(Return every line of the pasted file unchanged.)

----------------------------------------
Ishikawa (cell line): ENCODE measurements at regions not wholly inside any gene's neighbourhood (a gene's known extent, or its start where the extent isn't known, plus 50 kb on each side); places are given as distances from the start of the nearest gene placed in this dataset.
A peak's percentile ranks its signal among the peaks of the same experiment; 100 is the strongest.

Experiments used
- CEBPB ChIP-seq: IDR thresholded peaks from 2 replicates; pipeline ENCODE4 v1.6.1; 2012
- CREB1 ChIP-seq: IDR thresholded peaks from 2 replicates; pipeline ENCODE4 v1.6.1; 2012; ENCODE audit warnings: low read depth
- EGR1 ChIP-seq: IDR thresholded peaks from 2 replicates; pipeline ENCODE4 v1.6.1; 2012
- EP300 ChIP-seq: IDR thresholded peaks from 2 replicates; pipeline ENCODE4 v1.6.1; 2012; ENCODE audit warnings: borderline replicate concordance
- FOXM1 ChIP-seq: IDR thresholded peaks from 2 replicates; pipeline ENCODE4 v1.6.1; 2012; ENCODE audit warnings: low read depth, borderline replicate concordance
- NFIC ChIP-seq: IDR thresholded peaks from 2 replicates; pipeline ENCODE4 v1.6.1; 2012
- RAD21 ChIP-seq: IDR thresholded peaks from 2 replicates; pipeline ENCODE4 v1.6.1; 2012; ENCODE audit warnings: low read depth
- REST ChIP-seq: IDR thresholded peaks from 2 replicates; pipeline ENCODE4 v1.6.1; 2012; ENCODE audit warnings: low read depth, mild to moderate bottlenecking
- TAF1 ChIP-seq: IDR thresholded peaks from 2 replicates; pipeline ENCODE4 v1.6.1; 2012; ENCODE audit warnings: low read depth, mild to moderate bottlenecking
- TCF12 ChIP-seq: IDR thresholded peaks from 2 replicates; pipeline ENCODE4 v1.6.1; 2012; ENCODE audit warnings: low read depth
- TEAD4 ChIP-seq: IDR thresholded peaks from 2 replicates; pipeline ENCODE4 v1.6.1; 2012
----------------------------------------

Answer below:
Ishikawa (cell line): ENCODE measurements at regions not wholly inside any gene's neighbourhood (a gene's known extent, or its start where the extent isn't known, plus 50 kb on each side); places are given as distances from the start of the nearest gene placed in this dataset.
A peak's percentile ranks its signal among the peaks of the same experiment; 100 is the strongest.

Experiments used
- CEBPB ChIP-seq: IDR thresholded peaks from 2 replicates; pipeline ENCODE4 v1.6.1; 2012
- CREB1 ChIP-seq: IDR thresholded peaks from 2 replicates; pipeline ENCODE4 v1.6.1; 2012; ENCODE audit warnings: low read depth
- EGR1 ChIP-seq: IDR thresholded peaks from 2 replicates; pipeline ENCODE4 v1.6.1; 2012
- EP300 ChIP-seq: IDR thresholded peaks from 2 replicates; pipeline ENCODE4 v1.6.1; 2012; ENCODE audit warnings: borderline replicate concordance
- FOXM1 ChIP-seq: IDR thresholded peaks from 2 replicates; pipeline ENCODE4 v1.6.1; 2012; ENCODE audit warnings: low read depth, borderline replicate concordance
- NFIC ChIP-seq: IDR thresholded peaks from 2 replicates; pipeline ENCODE4 v1.6.1; 2012
- RAD21 ChIP-seq: IDR thresholded peaks from 2 replicates; pipeline ENCODE4 v1.6.1; 2012; ENCODE audit warnings: low read depth
- REST ChIP-seq: IDR thresholded peaks from 2 replicates; pipeline ENCODE4 v1.6.1; 2012; ENCODE audit warnings: low read depth, mild to moderate bottlenecking
- TAF1 ChIP-seq: IDR thresholded peaks from 2 replicates; pipeline ENCODE4 v1.6.1; 2012; ENCODE audit warnings: low read depth, mild to moderate bottlenecking
- TCF12 ChIP-seq: IDR thresholded peaks from 2 replicates; pipeline ENCODE4 v1.6.1; 2012; ENCODE audit warnings: low read depth
- TEAD4 ChIP-seq: IDR thresholded peaks from 2 replicates; pipeline ENCODE4 v1.6.1; 2012